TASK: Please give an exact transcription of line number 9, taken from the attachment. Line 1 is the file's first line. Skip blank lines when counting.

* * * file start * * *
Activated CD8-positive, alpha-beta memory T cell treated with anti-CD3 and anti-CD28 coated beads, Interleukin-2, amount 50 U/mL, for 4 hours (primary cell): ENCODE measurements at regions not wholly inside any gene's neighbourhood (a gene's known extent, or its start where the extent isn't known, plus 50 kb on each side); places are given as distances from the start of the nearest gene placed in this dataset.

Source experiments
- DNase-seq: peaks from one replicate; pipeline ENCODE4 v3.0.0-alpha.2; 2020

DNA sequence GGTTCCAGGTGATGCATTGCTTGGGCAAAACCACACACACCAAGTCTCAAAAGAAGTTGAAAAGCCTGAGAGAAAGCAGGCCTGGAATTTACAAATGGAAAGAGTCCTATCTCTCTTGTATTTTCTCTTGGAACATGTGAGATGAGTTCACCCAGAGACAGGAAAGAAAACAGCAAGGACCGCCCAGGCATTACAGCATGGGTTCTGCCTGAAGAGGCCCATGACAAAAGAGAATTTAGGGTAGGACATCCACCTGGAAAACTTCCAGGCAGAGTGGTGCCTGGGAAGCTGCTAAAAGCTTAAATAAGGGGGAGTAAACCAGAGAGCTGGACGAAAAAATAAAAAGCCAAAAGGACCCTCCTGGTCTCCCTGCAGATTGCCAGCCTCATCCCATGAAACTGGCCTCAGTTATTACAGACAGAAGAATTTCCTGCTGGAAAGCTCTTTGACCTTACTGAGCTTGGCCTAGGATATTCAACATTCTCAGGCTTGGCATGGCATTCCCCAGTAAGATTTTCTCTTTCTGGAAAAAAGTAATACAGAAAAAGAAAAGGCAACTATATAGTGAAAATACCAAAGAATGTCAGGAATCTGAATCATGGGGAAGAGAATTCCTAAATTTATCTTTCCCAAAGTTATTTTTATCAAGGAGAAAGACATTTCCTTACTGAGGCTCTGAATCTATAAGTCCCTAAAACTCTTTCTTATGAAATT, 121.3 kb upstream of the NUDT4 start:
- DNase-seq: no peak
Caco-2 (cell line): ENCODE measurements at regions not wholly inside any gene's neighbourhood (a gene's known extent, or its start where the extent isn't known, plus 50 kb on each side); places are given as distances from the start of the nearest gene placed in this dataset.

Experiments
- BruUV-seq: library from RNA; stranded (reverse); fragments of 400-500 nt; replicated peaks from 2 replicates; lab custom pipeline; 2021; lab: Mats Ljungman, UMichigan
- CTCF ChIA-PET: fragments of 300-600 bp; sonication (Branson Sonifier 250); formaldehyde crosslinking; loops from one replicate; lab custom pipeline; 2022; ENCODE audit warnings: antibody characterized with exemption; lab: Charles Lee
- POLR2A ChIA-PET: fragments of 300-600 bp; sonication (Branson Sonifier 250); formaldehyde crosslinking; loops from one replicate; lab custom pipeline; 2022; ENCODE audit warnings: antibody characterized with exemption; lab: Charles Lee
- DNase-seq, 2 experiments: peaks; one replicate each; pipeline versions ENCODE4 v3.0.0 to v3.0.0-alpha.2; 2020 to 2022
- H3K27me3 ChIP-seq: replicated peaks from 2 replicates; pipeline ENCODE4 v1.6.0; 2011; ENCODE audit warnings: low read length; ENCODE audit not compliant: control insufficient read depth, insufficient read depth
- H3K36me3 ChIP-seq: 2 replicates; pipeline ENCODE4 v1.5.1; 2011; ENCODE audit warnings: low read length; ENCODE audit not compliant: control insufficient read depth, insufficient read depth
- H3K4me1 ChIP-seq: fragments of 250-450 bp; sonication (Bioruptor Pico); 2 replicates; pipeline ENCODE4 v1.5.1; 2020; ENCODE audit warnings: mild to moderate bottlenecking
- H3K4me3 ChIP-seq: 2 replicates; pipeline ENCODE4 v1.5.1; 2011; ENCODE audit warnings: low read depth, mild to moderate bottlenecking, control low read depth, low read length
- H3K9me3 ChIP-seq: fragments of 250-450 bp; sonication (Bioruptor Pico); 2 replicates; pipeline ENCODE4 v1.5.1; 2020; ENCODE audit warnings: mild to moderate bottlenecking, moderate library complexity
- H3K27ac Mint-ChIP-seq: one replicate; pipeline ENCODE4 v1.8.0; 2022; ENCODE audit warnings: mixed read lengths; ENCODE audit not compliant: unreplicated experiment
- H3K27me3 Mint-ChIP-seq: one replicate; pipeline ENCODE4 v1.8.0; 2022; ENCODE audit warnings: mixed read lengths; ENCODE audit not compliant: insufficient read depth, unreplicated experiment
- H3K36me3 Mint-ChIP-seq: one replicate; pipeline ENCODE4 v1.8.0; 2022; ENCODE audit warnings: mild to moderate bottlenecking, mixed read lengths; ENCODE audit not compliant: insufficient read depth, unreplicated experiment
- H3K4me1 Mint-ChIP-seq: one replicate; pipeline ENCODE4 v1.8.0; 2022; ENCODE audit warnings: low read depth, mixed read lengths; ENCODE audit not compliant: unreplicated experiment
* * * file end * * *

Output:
- CTCF ChIA-PET: fragments of 300-600 bp; sonication (Branson Sonifier 250); formaldehyde crosslinking; loops from one replicate; lab custom pipeline; 2022; ENCODE audit warnings: antibody characterized with exemption; lab: Charles Lee